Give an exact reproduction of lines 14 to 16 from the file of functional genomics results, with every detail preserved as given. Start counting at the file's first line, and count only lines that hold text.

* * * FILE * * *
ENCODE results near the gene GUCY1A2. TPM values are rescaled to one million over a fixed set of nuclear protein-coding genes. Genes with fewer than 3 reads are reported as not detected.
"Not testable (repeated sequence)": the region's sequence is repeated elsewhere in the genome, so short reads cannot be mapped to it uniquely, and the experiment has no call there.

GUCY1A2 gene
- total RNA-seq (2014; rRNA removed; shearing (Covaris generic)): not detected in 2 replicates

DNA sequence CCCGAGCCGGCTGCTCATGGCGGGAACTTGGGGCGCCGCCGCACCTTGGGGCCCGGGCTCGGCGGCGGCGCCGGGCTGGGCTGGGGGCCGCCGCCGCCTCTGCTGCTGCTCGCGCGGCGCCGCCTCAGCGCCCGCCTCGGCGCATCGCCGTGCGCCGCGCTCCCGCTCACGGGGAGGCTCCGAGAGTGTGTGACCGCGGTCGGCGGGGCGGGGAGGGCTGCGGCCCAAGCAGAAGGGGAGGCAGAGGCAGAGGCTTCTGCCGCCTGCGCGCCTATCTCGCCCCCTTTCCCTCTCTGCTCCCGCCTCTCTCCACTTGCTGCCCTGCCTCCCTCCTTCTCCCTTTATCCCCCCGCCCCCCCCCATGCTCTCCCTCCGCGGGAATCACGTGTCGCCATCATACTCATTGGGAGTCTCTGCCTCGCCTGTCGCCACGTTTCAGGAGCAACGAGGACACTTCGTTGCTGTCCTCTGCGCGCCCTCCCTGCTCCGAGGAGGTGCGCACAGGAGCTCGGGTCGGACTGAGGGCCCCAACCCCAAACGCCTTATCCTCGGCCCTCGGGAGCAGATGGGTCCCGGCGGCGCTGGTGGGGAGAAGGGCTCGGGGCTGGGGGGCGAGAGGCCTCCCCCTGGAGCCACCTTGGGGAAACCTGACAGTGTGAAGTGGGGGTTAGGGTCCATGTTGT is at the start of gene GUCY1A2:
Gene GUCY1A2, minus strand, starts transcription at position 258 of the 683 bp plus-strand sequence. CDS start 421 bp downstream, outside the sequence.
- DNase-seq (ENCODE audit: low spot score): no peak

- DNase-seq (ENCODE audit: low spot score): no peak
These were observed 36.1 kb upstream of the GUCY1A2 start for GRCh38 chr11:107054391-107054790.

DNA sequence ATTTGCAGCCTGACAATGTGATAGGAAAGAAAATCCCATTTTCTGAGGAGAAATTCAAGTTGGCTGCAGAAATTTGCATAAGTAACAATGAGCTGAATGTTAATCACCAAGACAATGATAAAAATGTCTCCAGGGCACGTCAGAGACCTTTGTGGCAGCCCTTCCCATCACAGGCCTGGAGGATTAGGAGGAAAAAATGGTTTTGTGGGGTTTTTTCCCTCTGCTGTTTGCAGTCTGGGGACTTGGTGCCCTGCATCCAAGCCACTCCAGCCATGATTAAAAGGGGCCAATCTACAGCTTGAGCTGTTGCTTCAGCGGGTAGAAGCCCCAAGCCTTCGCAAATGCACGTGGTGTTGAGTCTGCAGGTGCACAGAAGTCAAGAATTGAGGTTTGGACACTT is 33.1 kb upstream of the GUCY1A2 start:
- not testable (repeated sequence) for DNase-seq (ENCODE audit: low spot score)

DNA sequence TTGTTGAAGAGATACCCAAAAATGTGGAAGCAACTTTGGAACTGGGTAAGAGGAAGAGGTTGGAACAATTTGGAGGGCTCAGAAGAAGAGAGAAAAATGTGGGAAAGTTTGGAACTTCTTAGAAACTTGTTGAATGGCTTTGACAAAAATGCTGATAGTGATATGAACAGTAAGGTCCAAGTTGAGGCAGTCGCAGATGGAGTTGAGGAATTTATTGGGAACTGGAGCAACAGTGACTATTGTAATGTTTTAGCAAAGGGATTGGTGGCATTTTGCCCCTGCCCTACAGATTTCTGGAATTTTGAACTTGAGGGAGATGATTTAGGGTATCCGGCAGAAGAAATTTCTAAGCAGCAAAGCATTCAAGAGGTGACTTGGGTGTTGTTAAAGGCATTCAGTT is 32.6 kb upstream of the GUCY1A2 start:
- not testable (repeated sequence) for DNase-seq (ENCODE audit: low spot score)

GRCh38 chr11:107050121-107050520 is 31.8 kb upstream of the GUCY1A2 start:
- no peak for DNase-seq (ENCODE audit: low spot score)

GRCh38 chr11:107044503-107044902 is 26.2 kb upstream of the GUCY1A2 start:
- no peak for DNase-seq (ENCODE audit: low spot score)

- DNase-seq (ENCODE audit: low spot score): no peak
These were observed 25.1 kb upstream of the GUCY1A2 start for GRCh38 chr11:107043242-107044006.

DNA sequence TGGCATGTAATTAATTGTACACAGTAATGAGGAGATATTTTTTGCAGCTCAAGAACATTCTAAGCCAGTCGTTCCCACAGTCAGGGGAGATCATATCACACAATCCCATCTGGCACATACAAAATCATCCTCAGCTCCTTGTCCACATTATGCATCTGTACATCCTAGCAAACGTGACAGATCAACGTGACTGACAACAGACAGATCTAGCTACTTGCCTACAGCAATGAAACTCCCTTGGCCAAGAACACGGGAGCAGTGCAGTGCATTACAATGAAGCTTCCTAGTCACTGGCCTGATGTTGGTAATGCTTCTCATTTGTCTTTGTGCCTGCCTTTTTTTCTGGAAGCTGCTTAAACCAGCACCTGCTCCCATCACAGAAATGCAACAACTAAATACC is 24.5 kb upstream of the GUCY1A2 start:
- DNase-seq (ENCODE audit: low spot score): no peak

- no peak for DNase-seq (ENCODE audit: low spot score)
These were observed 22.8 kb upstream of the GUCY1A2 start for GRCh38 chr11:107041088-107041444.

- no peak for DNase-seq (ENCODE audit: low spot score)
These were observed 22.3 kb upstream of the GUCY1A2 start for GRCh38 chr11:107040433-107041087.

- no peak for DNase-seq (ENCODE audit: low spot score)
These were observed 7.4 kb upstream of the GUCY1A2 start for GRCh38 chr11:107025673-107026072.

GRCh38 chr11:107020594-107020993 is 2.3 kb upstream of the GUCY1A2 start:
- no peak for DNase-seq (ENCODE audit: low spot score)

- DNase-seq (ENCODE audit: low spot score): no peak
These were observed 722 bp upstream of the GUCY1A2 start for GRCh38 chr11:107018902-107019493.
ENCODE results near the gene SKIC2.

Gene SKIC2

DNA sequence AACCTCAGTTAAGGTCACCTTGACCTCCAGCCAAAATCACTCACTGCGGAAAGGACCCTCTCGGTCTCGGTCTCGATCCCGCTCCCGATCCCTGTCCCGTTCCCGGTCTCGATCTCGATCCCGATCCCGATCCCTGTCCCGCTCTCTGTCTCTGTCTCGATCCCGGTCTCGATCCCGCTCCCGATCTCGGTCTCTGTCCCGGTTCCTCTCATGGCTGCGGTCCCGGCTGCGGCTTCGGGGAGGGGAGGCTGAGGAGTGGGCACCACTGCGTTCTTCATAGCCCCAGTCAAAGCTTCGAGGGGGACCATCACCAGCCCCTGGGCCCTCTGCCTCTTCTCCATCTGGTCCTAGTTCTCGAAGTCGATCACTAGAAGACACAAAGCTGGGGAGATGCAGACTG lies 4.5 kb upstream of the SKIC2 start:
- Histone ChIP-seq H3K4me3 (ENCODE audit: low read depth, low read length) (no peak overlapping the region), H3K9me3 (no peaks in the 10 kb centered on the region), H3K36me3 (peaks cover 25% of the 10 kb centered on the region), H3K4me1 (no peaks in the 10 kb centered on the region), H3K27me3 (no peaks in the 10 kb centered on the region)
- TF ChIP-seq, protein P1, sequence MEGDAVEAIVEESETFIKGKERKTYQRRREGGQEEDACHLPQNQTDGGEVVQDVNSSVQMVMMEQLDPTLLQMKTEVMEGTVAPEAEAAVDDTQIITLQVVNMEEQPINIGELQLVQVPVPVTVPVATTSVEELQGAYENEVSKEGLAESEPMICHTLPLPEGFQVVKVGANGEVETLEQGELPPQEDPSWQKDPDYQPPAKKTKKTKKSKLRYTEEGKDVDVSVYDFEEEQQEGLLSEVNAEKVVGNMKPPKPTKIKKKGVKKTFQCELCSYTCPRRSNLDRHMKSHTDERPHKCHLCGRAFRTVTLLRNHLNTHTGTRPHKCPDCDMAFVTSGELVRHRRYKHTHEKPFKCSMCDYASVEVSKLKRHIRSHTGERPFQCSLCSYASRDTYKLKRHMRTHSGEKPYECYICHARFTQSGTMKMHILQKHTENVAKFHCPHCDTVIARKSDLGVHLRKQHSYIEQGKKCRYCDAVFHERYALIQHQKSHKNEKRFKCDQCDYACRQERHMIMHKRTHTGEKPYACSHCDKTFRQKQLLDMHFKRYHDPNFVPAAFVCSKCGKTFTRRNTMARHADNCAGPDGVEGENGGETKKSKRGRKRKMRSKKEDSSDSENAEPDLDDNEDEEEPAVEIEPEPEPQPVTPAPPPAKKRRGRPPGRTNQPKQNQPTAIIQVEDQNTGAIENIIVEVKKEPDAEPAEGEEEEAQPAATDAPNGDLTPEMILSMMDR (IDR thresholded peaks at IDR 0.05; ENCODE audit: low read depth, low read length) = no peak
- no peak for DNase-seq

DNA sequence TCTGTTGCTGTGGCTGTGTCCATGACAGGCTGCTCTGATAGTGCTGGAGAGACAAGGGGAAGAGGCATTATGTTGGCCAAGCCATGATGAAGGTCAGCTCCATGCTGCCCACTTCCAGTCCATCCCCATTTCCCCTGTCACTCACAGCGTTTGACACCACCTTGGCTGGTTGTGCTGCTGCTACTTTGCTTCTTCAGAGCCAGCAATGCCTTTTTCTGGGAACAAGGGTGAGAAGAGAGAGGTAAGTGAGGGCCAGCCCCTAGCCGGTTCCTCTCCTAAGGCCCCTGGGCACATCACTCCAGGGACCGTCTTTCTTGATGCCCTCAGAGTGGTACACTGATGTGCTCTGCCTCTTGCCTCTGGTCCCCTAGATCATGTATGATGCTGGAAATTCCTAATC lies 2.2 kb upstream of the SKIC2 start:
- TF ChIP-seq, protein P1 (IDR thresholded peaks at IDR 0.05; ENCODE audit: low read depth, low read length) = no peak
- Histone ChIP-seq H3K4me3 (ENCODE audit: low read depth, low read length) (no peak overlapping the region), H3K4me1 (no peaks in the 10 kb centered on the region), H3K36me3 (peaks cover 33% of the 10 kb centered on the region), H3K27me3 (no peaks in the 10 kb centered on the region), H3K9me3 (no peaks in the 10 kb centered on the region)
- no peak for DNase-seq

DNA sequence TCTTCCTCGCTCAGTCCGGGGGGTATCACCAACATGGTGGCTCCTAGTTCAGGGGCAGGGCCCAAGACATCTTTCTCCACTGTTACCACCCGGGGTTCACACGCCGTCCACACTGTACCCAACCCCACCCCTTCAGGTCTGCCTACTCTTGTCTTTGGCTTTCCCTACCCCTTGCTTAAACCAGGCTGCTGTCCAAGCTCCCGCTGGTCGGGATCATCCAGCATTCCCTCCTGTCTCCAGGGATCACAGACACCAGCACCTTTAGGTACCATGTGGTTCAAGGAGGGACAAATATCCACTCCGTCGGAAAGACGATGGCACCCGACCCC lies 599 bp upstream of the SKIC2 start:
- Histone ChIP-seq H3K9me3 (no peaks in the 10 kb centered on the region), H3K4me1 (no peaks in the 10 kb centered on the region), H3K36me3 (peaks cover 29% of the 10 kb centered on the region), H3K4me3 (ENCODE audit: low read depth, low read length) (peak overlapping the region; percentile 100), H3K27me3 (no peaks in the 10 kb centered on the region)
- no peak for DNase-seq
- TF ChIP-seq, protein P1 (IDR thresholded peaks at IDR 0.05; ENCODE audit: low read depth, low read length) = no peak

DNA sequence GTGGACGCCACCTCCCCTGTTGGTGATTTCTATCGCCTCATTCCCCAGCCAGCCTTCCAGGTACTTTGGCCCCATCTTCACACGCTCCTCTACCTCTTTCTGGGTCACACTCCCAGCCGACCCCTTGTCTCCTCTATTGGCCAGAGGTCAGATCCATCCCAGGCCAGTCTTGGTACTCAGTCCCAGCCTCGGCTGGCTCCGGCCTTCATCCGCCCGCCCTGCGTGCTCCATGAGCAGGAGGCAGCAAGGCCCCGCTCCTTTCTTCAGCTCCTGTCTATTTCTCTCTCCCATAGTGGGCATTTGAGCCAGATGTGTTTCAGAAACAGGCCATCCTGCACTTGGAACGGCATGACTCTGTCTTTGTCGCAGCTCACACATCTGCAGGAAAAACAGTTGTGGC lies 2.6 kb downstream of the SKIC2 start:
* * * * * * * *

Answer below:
GRCh38 chr11:107050121-107050520 is 31.8 kb upstream of the GUCY1A2 start:
- no peak for DNase-seq (ENCODE audit: low spot score)

GRCh38 chr11:107044503-107044902 is 26.2 kb upstream of the GUCY1A2 start: